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How to Win

Measuring What Didn’t Happen

Today’s post will be brief (as well as late) because windy weather in this areas is causing spotty internet service.

Someone sent a link to a New York Times story on Penn State volleyball coach Russ Rose, whose team is enjoying an historic winning streak.

Rose keeps two types of statistics: the traditional ones on the official scoresheet and his own personal notes.

The traditional stats indicate what has happened in the match. Rose’s personal stats indicate what did not happen and what should have happened.

This is an important concept though not a new one. Henry Chadwick did it in baseball in the mid-1800s. He invented the statistical category that we know today as errors — a play that in his judgment should have been made but was not.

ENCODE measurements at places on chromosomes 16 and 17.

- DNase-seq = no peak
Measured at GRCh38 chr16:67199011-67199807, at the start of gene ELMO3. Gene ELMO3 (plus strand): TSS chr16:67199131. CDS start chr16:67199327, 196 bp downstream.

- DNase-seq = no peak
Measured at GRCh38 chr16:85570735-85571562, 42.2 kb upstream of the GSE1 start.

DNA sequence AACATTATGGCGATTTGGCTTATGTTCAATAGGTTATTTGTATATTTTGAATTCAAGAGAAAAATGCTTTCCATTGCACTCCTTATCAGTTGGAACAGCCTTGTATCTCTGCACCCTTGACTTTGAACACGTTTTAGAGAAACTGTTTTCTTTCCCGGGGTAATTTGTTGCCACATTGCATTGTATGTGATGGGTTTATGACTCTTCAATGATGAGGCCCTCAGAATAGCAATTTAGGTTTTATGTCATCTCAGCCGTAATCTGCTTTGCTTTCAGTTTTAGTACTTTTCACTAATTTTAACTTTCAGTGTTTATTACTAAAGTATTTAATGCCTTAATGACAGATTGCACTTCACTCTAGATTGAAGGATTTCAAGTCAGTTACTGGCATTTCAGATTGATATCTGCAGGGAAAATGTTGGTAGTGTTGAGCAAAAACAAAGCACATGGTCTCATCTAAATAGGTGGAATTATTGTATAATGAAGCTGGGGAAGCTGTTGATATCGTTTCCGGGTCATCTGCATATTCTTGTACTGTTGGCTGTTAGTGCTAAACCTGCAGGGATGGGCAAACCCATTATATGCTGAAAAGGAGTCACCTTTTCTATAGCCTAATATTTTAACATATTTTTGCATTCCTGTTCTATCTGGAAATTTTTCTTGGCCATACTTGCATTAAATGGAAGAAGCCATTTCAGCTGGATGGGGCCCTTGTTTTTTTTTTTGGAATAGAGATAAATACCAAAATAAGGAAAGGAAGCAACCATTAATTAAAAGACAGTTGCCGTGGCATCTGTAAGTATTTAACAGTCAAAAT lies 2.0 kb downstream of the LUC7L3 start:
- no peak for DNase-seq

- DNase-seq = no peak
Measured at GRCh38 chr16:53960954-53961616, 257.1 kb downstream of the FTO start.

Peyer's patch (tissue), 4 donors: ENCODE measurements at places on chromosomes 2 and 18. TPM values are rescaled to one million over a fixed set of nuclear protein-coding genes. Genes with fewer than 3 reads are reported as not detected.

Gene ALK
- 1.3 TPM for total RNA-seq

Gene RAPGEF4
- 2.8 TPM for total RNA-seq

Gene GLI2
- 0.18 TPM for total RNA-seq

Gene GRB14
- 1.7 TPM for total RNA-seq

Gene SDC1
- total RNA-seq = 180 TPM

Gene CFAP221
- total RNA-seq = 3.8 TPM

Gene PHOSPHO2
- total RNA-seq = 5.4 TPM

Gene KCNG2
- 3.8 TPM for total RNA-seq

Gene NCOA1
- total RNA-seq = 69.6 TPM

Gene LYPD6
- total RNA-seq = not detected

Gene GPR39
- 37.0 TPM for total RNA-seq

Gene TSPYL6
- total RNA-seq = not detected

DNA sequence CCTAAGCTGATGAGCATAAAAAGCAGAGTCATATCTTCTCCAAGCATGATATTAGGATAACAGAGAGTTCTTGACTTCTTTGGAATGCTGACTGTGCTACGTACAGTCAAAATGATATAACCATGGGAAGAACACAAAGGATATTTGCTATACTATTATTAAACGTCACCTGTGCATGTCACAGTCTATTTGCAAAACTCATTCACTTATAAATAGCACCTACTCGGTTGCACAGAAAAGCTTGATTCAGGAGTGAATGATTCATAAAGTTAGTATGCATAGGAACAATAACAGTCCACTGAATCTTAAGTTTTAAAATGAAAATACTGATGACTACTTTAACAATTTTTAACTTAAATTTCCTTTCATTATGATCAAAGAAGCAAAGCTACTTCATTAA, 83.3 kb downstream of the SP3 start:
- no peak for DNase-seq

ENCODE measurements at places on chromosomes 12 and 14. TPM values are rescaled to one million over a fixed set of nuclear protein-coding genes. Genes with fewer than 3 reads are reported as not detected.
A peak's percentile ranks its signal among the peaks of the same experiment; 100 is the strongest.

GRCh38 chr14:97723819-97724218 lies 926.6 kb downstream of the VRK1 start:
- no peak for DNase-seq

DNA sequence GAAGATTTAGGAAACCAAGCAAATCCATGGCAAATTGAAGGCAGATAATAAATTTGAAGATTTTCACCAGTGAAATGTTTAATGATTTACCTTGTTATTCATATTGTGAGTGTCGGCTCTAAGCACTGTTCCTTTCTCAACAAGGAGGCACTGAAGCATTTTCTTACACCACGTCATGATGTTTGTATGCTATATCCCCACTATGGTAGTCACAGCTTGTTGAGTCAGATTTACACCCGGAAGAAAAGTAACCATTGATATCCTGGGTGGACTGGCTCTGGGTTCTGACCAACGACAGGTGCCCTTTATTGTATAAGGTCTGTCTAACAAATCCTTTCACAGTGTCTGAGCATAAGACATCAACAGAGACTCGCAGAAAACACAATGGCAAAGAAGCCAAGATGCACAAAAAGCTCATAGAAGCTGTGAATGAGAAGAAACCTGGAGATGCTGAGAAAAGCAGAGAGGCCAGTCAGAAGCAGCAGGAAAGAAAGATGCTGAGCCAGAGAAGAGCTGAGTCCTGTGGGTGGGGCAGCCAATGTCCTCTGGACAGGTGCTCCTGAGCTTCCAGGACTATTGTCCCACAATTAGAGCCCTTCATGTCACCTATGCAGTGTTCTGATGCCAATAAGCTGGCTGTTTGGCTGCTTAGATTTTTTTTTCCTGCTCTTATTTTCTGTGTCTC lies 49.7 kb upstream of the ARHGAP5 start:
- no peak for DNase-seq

There is no question that traditional statistics often fail to tell the whole story — no matter what the sport. It is up to the coach to find a way to measure what is REALLY going on.

For instance, I’ve never been able to figure out why “shots on goal” matters in hockey. It doesn’t tell you much about what happened in the game. Were the shots difficult? From where were they taken?

If you want to have a superior program, chances are you will have to go outside the traditional stats.


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